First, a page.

The software automatically decouples jobs from accelerator resources, which means when jobs scale up or down “we simply change the number of devices the workers are mapped to: this is completely transparent to the user, as the world-size (i.e. total number of workers) of the job remains the same regardless of the number of physical devices running the job.” That’s possible thanks to “a novel technique called replica splicing that makes it possible to time-slice multiple workers on the same device with negligible overhead, while enabling each worker to use the entire device memory.” […] “Singularity achieves a significant breakthrough in scheduling deep learning workloads, converting niche features such as elasticity into mainstream, always-on features that the scheduler can rely on for implementing stringent SLAs,” the paper concludes.

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Public Agencies Are Buying Up AI-Driven Hiring Tools and ‘Bossware’

Through public records requests, The Markup found more than 20 public agencies using the sometimes-controversial software. From the report: In 2020, the FDA’s Center for Drug Evaluation and Research (CDER) faced a daunting task: It needed to fill more than 900 job vacancies — and fast. The center, which does things like inspect pharmaceutical manufacturing facilities, was in the process of modernizing the FDA’s New Drugs Regulatory Program just as the pandemic started. It faced “a surge in work,” along with new constraints that have affected everyone during the pandemic, including travel limitations and lockdowns. So they decided to turn to an artificial intelligence tool to speed up the hiring, according to records obtained by The Markup. The center, along with the Office of Management and the Division of Management Services, the background section of a statement of work said, were developing a “recruitment plan to leverage artificial intelligence (AI) to assist in the time to hire process.”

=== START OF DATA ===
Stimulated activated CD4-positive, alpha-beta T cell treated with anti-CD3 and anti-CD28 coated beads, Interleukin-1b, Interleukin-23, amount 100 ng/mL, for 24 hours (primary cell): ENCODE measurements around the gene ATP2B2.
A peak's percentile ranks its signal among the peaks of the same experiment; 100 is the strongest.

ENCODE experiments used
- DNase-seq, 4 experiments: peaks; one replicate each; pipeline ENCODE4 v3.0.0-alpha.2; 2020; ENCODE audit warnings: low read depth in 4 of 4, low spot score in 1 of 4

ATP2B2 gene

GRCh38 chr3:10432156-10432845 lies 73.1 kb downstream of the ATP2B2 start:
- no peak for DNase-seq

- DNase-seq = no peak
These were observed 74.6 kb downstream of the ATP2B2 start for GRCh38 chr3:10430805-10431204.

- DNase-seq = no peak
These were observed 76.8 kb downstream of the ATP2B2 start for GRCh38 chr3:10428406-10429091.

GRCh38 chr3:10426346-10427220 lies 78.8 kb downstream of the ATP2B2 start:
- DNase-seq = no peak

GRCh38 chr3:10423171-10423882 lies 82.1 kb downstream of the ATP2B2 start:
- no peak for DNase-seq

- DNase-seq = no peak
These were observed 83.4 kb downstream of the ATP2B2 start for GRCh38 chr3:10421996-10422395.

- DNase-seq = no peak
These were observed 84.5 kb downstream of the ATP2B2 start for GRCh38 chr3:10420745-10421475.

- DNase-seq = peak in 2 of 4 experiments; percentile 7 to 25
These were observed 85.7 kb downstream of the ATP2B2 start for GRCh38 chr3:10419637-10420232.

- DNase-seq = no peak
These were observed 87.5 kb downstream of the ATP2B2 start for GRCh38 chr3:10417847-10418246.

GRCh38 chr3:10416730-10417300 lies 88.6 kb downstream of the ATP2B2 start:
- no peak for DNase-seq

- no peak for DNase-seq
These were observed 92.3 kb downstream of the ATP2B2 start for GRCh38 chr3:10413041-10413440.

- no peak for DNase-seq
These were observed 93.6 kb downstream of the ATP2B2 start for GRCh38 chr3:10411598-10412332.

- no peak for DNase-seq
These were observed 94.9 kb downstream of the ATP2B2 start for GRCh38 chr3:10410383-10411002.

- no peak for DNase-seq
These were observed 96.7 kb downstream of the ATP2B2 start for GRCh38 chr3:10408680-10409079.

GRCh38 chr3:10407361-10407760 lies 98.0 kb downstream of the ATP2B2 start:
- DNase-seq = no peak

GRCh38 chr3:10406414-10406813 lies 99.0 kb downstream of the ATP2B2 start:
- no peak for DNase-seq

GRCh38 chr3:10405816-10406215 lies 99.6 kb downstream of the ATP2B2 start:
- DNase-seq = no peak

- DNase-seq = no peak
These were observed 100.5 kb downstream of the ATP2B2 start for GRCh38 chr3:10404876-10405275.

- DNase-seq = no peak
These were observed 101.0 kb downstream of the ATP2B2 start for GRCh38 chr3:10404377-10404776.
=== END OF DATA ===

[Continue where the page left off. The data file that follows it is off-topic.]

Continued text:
The agency ultimately chose to use HireVue, an online platform that allows employers to review asynchronously recorded video interviews and have recruits play video games as part of their application process. Over the years the platform has also offered a variety of AI features to automatically score candidates. HireVue, controversially, used to offer facial analysis to predict whether an applicant would be a good fit for an open job. In recent years, research has shown that facial recognition software is racially biased. In 2019, the company’s continued use of the technique led one member of its scientific advisory board to resign. It has since stopped using facial recognition. The Markup used GovSpend, a database of procurement records for U.S. agencies at the state, local, and federal levels, to identify agencies that use HireVue. We also searched for agencies using Teramind and ActivTrak, both another kind of controversial software that allows employers to remotely monitor their workers’ browsing activities through screenshots and logs. The Markup contacted and filed public records requests with those 24 agencies to understand how they were using the software. Eleven public agencies, including the FDA, replied to The Markup with documents or confirmations that they had bought HireVue at some point since 2017. Of the six public agencies that replied to The Markup’s questions confirming that they actually used the software, all but one — Lake Travis Independent School District in Texas — confirmed they did not make use of the AI scoring features of the software. Documents and responses from 13 agencies confirmed that they purchased Teramind or ActivTrak at some point during the same time frame.